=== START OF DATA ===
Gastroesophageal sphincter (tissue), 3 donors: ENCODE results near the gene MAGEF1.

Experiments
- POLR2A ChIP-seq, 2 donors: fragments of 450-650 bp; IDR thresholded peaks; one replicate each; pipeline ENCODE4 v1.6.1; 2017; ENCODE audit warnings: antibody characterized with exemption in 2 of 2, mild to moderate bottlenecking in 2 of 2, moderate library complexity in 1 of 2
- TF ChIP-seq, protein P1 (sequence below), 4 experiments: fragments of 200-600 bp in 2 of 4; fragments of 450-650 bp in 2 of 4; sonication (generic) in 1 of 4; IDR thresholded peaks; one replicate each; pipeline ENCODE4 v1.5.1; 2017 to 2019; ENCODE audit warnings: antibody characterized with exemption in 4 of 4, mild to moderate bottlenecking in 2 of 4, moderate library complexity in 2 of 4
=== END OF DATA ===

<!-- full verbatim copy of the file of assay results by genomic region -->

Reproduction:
Gastroesophageal sphincter (tissue), 3 donors: ENCODE results near the gene MAGEF1.

Experiments
- POLR2A ChIP-seq, 2 donors: fragments of 450-650 bp; IDR thresholded peaks; one replicate each; pipeline ENCODE4 v1.6.1; 2017; ENCODE audit warnings: antibody characterized with exemption in 2 of 2, mild to moderate bottlenecking in 2 of 2, moderate library complexity in 1 of 2
- TF ChIP-seq, protein P1 (sequence below), 4 experiments: fragments of 200-600 bp in 2 of 4; fragments of 450-650 bp in 2 of 4; sonication (generic) in 1 of 4; IDR thresholded peaks; one replicate each; pipeline ENCODE4 v1.5.1; 2017 to 2019; ENCODE audit warnings: antibody characterized with exemption in 4 of 4, mild to moderate bottlenecking in 2 of 4, moderate library complexity in 2 of 4